Also, you can still run Windows natively on your Mac, though I don't know anyone yet who has switched who has decided to use Windows. Come on, buy a Mac, you know you want to.
  • Reply 12 of 47
    wheeleswheeles Posts: 36member
    "In his inaugural note to clients..."



    Hmm..., it sounds like this guy is trying to make a name for himself. He's taken a solid bet of a company, and then slapped the highest price target of the lot on it to get headlines and attention. Whether or not AAPL gets to $500 (nobody knows exactly what the future holds), the guy has already achieved his objective of getting noticed.



    Take what these analysts say with a pinch of salt. He might be right, he might be wrong. For him it's about making a splash and getting paid.
  • Reply 13 of 47
    kasperkasper Posts: 941member, administrator
    Quote:
    Originally Posted by wheeles View Post


    "In his inaugural note to clients..."



    Hmm..., it sounds like this guy is trying to make a name for himself. He's taken a solid bet of a company, and then slapped the highest price target of the lot on it to get headlines and attention. Whether or not AAPL gets to $500 (nobody knows exactly what the future holds), the guy has already achieved his objective of getting noticed.



    Take what these analysts say with a pinch of salt. He might be right, he might be wrong. For him it's about making a splash and getting paid.



    It's actually not the highest target. I checked. Some firm has $550.
  • Reply 14 of 47
    zoetmbzoetmb Posts: 2,437member
    Quote:
    Originally Posted by Freshmaker View Post


    That's an excellent point. It could very well be that the good experiences people are having with the iPhone and iPad lead them towards trying out a Mac. That's the case for me personally. Haven't given into the temptation yet, but it's growing. Love my iPad and iPhone so far.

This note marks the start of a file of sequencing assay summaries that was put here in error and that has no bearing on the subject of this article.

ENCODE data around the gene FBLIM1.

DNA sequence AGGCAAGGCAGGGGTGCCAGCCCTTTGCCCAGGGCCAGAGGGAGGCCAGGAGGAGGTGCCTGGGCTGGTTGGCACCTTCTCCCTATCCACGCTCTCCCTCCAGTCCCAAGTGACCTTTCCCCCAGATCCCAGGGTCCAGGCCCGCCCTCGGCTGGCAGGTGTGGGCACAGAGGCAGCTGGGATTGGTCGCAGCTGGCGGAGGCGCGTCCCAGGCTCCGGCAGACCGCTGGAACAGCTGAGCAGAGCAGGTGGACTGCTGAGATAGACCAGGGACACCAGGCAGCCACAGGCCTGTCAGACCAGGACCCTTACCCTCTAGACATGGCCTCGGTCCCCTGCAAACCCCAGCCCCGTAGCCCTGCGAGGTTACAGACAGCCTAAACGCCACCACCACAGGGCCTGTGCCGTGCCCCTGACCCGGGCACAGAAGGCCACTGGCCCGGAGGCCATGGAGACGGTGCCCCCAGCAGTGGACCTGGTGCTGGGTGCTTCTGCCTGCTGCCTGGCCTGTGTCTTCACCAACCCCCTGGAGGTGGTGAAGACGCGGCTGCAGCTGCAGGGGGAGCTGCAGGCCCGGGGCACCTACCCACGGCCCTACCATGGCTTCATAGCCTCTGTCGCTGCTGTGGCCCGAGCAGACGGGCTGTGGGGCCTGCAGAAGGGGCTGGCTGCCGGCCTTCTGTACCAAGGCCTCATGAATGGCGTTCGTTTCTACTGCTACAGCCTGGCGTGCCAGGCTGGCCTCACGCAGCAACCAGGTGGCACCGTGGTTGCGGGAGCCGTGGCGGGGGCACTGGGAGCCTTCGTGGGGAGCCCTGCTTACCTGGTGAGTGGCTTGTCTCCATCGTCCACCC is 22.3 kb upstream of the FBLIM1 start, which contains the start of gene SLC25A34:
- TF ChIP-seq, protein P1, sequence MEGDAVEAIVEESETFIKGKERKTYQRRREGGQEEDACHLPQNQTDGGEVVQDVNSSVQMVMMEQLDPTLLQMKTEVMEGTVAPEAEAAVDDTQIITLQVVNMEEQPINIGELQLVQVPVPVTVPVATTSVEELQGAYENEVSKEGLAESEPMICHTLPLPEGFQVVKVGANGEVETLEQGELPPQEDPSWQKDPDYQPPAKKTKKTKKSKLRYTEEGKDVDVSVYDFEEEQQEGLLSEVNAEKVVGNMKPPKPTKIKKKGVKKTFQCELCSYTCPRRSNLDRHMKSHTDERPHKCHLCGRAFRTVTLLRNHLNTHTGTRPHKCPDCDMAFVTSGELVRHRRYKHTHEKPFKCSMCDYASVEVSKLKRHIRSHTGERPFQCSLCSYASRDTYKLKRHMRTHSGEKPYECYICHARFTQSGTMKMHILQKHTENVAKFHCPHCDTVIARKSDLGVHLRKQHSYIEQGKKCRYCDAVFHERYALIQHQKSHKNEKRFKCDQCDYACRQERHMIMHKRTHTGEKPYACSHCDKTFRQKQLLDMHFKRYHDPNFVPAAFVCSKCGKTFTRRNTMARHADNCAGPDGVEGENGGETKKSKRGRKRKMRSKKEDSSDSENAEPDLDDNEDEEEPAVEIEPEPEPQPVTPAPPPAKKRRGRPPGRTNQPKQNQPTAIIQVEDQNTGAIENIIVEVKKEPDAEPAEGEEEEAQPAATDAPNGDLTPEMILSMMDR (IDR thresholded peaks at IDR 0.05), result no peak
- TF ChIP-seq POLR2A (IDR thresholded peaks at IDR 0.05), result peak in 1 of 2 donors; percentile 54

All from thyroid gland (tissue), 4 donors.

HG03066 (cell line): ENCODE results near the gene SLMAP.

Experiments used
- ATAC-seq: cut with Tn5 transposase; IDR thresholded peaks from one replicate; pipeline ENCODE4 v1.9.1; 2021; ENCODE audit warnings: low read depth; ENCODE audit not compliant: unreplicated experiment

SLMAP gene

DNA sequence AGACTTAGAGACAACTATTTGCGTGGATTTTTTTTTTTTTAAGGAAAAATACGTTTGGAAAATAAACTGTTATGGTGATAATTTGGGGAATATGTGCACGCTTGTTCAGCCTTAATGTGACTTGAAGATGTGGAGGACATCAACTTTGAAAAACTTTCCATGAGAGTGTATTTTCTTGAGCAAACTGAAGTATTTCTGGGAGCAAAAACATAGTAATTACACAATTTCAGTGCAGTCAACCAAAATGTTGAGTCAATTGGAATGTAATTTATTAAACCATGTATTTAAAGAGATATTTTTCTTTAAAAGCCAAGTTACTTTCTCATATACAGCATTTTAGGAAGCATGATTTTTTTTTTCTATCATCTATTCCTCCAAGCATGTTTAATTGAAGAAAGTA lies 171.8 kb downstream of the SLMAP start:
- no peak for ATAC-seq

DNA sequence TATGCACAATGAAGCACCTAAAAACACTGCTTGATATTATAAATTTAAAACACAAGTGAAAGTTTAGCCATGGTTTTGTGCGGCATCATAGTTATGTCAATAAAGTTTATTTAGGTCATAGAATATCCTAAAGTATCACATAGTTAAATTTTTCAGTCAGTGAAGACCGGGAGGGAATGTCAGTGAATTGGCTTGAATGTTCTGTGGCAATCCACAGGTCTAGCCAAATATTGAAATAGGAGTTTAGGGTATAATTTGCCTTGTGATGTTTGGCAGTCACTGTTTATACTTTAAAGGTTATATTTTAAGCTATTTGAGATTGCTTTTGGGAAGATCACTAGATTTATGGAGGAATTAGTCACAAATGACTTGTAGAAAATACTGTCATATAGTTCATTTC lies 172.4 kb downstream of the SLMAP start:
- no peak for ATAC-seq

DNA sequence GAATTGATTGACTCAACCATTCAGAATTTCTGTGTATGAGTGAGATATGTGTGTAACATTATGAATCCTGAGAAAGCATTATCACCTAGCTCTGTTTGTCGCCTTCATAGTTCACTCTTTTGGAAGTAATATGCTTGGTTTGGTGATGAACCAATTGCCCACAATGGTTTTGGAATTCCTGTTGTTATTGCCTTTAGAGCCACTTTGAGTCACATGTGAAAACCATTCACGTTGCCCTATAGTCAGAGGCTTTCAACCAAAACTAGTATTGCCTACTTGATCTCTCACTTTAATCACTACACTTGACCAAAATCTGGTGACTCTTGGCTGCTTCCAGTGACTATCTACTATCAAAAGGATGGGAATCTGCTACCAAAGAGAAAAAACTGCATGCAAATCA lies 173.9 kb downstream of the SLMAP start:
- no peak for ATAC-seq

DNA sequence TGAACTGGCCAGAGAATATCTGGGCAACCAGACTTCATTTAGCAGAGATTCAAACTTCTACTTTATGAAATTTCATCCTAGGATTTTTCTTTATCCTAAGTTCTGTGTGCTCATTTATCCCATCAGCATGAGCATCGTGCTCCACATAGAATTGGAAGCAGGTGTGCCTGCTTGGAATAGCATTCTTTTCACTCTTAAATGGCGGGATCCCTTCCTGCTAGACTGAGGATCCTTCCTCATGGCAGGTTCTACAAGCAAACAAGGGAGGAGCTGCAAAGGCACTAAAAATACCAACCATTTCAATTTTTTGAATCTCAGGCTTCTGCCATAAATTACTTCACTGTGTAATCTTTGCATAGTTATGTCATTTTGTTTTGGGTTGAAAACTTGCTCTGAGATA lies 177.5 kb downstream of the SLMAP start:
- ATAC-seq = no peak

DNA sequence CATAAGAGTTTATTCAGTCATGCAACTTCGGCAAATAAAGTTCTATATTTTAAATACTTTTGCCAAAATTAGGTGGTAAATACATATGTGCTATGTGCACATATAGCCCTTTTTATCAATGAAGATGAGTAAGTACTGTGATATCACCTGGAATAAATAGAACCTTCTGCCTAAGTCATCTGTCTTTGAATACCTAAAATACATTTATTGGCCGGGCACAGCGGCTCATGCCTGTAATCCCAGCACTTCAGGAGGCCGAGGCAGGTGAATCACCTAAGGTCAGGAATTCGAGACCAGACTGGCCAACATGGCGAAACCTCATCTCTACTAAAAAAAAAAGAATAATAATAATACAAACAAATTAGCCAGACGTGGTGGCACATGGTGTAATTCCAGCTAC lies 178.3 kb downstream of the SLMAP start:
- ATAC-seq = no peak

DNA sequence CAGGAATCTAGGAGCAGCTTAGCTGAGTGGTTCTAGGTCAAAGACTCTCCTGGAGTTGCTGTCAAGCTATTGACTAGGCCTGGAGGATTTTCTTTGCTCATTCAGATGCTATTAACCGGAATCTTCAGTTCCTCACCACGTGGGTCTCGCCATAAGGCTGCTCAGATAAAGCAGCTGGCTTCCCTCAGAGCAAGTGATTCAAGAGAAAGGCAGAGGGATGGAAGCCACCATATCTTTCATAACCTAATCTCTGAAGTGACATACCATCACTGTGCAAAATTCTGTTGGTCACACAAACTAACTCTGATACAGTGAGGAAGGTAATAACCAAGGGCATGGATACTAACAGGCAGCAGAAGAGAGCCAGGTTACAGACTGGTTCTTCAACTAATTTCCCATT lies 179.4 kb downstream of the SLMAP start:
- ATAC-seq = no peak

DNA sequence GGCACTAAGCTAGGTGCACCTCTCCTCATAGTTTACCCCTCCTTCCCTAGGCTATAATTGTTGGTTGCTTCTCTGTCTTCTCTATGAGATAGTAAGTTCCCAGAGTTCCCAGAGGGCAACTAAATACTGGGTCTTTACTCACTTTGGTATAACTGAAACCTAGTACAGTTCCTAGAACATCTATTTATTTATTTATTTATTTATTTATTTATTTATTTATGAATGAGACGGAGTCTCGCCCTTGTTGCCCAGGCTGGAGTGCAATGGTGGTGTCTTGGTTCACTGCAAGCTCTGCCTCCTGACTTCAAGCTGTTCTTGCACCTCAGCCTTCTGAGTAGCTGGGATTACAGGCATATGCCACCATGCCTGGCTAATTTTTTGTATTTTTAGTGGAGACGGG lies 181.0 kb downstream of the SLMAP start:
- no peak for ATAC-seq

I don't buy the case (no pun intended) for a low priced iPhone. First of all, the analyst is ignoring the fact that the iPhone is subsidized (at least in the U.S.) so that most people are paying as little as $200 for it. And previous generation models tend to go for $100 at least some of the time. So I'm not sure Apple needs another lower priced model. And what would they take out and have it still be an iPhone?



    I think the analysts are all missing an area where substantial future Apple growth is going to come from: Apple is completing the North Carolina server farm with rumors that they're going to start expanding it to double the size. In addition, Apple is going to start building a new campus on the old HP (I think) property which is much larger than their current campus. What is all that space for? I think Apple is planning either some major new product lines, new services or some category we haven't even thought of yet. Something really BIG. Maybe this is 3-5 years down the road, but I truly think the evidence points to a major expansion of Apple, as big as it currently is.